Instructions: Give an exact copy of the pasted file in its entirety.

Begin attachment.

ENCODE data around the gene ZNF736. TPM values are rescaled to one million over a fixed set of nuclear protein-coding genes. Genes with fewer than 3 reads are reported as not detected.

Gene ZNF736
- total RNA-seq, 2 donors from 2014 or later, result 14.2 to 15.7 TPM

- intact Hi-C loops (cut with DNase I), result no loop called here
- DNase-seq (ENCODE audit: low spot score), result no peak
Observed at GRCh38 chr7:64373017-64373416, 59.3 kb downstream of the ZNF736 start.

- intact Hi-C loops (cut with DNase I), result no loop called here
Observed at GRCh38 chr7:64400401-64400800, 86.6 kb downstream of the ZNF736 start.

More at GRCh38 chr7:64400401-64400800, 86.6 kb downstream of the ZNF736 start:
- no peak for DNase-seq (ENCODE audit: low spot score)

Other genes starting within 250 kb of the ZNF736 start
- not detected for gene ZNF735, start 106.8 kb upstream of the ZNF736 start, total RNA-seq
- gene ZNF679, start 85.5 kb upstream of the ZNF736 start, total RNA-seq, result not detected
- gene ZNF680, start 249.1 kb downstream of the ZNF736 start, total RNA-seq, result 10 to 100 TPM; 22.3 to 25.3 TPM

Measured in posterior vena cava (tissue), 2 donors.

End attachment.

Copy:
ENCODE data around the gene ZNF736. TPM values are rescaled to one million over a fixed set of nuclear protein-coding genes. Genes with fewer than 3 reads are reported as not detected.

Gene ZNF736
- total RNA-seq, 2 donors from 2014 or later, result 14.2 to 15.7 TPM

- intact Hi-C loops (cut with DNase I), result no loop called here
- DNase-seq (ENCODE audit: low spot score), result no peak
Observed at GRCh38 chr7:64373017-64373416, 59.3 kb downstream of the ZNF736 start.

- intact Hi-C loops (cut with DNase I), result no loop called here
Observed at GRCh38 chr7:64400401-64400800, 86.6 kb downstream of the ZNF736 start.

More at GRCh38 chr7:64400401-64400800, 86.6 kb downstream of the ZNF736 start:
- no peak for DNase-seq (ENCODE audit: low spot score)

Other genes starting within 250 kb of the ZNF736 start
- not detected for gene ZNF735, start 106.8 kb upstream of the ZNF736 start, total RNA-seq
- gene ZNF679, start 85.5 kb upstream of the ZNF736 start, total RNA-seq, result not detected
- gene ZNF680, start 249.1 kb downstream of the ZNF736 start, total RNA-seq, result 10 to 100 TPM; 22.3 to 25.3 TPM

Measured in posterior vena cava (tissue), 2 donors.